Stefano Minguzzi

Name

Stefano Minguzzi

Name: Stefano Minguzzi
Nationality: Italian

Intana Bioscience GmbH
Lochhamer Str. 29a
D-82152 Planegg/Martinsried

Contact details: T: +49 (0)89 89 55 72 84
E mail: stefano.minguzzi@intana.de

Biosketch

Stefano Minguzzi achieved both Bachelor and Master degrees in Molecular Biology at the University of Bologna. He carried out his master thesis for 1 year in the department of Microbiology of Bologna. The title of the thesis was “Studies on the butane metabolism of Rhodococcus sp. BCP1 expression of AlkB gene and type of oxidation used." In 2009, was granted with an Irish Research Council scholarship to undertake a PhD program in the Nutritional Genomics lab in Dublin City University (Ireland). Under the supervision of Dr. Anne Parle-McDermott, he worked on the human gene MTHFD1L involved in the folate metabolism. Disease association studies have been carried out on this gene and microRNA regulation has been also studied. Stefano joined Intana Bioscience GmbH (Munich, Germany) as a Marie Curie postdoctoral fellow on the 15th of May 2012. His Sphingonet project “Linking proteins and their binding partners to lipid nanodiscs” will be carried out mainly at Intana

 

Project title: Linking proteins and their binding partners to lipid nanodiscs

Project summary:

Many interactions between cellular biomolecules take place at the cellular membrane, but in vitro assays, mimicking membrane bound interactions have been complicated to establish. The nanodisc technology is an emerging artificial membrane system for the study of membrane proteins. Being more stable and monodisperse than conventional model membranes such as liposomes, bicelles or micelles, the nanodisc is an excellent alternative for single-molecule fluorescence applications. The aim of this project is to develop a method based on linkers for attaching proteins and their binding partners to lipid nanodiscs. Protein interactions will be then studied using FCCS (Fluorescence Cross Correlation Spectroscopy) based method at Intana Bioscience GmBH. Click chemistry will be employed to produce linkers featuring azido or tetrazine moieties at SiChem. To increase residence time and decrease motility in the nanodisc, photo-cross linkable lipids such as diazirines and their covalent coupling to other lipids in the disk might be used. Proteins of interest will be equipped with an artificial amino acid providing a strained cyclooctyne or cyclooctene group (Plass et al., 2011, 2012). Proteins will be expressed in E. coli and purified at EMBL. Alternatively, SNAP‐, CLIP‐, or HALO‐ tags will be used to attach proteins to nanodiscs featuring the respective benzylguanine etc lipid linkers. Rasterscan Image Correlation Spectroscopy (RISC) and Number and Brightness (N&B) analysis will be also used. Our approach is focused on membrane proteins having high potential for future pharmaceutical development such as receptor tyrosin kinases (RTKs), G-protein coupled receptors (GPCRs) some of which are involved in sphingolipid homeostasis. For example, Sphingosine-1-phsophate is a bioactive lipid mediator that is critical in many biological processes (cell survival, mobility, proliferation, etc) and acts through five GPCRs (S1P1-5). Sphingosylphosphorylcholine (SPC) is implicated in a number of physiological and pathological processes as well as has high-affinity with several GPCRs such as G protein-coupled receptor 4 (GPR4), Ovarian cancer G protein-coupled receptor 1 (OGR1) or G protein-coupled receptor 12 (GPR12). By adapting the FCCS and RISC approach to those sphingolipid receptors, we will provide a new method for determining protein interactions at the cellular membrane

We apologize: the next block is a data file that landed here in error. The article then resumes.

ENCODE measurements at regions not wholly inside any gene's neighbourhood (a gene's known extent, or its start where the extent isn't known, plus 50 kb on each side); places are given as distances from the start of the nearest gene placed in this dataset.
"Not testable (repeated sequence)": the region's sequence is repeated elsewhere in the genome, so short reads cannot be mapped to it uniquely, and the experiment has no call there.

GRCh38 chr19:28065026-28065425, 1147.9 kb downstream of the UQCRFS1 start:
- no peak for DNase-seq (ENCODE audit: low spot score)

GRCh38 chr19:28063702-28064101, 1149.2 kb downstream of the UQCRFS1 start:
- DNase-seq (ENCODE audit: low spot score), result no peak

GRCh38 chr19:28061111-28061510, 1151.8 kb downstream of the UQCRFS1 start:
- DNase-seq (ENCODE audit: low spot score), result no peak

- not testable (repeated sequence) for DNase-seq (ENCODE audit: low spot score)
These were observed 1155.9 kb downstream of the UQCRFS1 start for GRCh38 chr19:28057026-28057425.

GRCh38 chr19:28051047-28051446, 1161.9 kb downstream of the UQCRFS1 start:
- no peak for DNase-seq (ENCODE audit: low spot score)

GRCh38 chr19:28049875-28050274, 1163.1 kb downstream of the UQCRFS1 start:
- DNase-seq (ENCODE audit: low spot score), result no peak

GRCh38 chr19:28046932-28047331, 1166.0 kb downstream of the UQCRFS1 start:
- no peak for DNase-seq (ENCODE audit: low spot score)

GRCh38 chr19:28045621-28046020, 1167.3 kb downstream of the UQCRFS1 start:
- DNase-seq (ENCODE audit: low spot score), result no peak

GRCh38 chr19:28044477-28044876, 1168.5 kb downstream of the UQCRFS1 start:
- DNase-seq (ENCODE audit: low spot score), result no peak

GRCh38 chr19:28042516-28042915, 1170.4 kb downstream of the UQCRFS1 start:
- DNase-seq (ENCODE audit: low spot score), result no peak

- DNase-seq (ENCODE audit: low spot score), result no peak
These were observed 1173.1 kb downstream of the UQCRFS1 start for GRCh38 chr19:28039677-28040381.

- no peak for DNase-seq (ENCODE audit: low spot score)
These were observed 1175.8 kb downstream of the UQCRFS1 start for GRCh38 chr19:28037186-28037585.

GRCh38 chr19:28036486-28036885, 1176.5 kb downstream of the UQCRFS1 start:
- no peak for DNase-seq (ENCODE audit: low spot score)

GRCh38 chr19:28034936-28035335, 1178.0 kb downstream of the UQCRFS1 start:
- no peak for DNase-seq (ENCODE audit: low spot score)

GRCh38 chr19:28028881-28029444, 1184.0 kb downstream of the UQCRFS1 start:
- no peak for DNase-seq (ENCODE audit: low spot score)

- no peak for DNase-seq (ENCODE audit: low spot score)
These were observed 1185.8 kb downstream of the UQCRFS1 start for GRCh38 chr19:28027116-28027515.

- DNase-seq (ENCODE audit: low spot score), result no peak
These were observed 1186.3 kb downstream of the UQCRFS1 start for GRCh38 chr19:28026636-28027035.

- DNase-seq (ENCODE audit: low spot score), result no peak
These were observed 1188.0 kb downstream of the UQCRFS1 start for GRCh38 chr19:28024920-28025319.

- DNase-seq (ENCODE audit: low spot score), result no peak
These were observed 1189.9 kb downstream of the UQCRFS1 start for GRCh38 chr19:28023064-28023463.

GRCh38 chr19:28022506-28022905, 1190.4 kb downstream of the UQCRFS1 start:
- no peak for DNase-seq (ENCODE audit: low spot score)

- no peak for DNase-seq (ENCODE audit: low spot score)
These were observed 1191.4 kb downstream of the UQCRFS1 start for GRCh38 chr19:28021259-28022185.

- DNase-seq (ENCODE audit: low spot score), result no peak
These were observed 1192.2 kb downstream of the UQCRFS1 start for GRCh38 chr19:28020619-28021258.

Supervisors

Dr. Stefan Hannus (Intana Bioscience GmbH, Munich, Germany)

Dr. Carsten Schultz (EMBL Heidelberg, Germany)

Biosketch 1st scientific supervisor:

JDr. Stefan Hannus studied Biology at the University Regensburg with focus on molecular biology and biochemistry. Before starting his PhD thesis, he joined the Lab of Prof. Dr. E. Hurt in Heidelberg investigating ribosomal transport across the nuclear pore complex. He received his predoctoral education at the EMBL in Heidelberg and the Max-Planck-Institute for Biochemistry in Martinsried conducting research on the biogenesis of ribonuclear protein complexes. In 2001 Stefan Hannus started as scientist at GPC Biotech AG where he developed and established FCCS as tool to study compound target interactions. In 2008 he founded jointly with Dr. Frank Becker Intana Bioscience GmbH